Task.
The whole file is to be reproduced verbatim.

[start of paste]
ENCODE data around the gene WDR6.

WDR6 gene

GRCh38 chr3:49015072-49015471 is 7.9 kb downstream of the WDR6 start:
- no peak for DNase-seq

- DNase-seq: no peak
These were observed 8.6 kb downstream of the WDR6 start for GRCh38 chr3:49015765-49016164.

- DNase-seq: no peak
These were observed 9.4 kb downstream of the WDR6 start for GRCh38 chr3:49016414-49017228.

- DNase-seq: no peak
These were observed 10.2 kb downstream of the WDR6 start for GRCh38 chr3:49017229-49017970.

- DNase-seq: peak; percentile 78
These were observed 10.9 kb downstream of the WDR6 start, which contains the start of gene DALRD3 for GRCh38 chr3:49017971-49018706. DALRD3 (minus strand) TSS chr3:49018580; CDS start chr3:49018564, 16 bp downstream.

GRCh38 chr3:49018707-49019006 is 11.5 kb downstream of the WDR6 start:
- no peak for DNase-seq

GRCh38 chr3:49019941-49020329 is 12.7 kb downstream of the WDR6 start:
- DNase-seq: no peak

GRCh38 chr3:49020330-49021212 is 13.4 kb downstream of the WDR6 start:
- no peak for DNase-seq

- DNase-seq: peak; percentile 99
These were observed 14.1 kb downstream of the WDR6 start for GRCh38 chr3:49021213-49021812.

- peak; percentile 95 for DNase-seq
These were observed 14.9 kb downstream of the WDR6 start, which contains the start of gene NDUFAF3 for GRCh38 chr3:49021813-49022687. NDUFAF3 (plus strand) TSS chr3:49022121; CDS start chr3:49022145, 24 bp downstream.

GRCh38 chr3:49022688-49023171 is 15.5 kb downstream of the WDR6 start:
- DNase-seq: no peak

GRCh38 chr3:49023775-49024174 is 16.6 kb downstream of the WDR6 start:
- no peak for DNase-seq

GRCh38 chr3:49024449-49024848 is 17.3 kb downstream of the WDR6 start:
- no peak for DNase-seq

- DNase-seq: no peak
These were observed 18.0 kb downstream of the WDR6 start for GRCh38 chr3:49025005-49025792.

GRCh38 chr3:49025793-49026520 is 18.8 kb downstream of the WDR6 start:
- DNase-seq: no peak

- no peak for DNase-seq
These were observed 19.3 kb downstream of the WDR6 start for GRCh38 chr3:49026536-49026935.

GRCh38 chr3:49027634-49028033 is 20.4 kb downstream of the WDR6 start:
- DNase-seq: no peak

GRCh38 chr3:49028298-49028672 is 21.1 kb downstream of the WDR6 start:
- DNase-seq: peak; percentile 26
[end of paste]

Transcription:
ENCODE data around the gene WDR6.

WDR6 gene

GRCh38 chr3:49015072-49015471 is 7.9 kb downstream of the WDR6 start:
- no peak for DNase-seq

- DNase-seq: no peak
These were observed 8.6 kb downstream of the WDR6 start for GRCh38 chr3:49015765-49016164.

- DNase-seq: no peak
These were observed 9.4 kb downstream of the WDR6 start for GRCh38 chr3:49016414-49017228.

- DNase-seq: no peak
These were observed 10.2 kb downstream of the WDR6 start for GRCh38 chr3:49017229-49017970.

- DNase-seq: peak; percentile 78
These were observed 10.9 kb downstream of the WDR6 start, which contains the start of gene DALRD3 for GRCh38 chr3:49017971-49018706. DALRD3 (minus strand) TSS chr3:49018580; CDS start chr3:49018564, 16 bp downstream.

GRCh38 chr3:49018707-49019006 is 11.5 kb downstream of the WDR6 start:
- no peak for DNase-seq

GRCh38 chr3:49019941-49020329 is 12.7 kb downstream of the WDR6 start:
- DNase-seq: no peak

GRCh38 chr3:49020330-49021212 is 13.4 kb downstream of the WDR6 start:
- no peak for DNase-seq

- DNase-seq: peak; percentile 99
These were observed 14.1 kb downstream of the WDR6 start for GRCh38 chr3:49021213-49021812.

- peak; percentile 95 for DNase-seq
These were observed 14.9 kb downstream of the WDR6 start, which contains the start of gene NDUFAF3 for GRCh38 chr3:49021813-49022687. NDUFAF3 (plus strand) TSS chr3:49022121; CDS start chr3:49022145, 24 bp downstream.

GRCh38 chr3:49022688-49023171 is 15.5 kb downstream of the WDR6 start:
- DNase-seq: no peak

GRCh38 chr3:49023775-49024174 is 16.6 kb downstream of the WDR6 start:
- no peak for DNase-seq

GRCh38 chr3:49024449-49024848 is 17.3 kb downstream of the WDR6 start:
- no peak for DNase-seq

- DNase-seq: no peak
These were observed 18.0 kb downstream of the WDR6 start for GRCh38 chr3:49025005-49025792.

GRCh38 chr3:49025793-49026520 is 18.8 kb downstream of the WDR6 start:
- DNase-seq: no peak

- no peak for DNase-seq
These were observed 19.3 kb downstream of the WDR6 start for GRCh38 chr3:49026536-49026935.

GRCh38 chr3:49027634-49028033 is 20.4 kb downstream of the WDR6 start:
- DNase-seq: no peak

GRCh38 chr3:49028298-49028672 is 21.1 kb downstream of the WDR6 start:
- DNase-seq: peak; percentile 26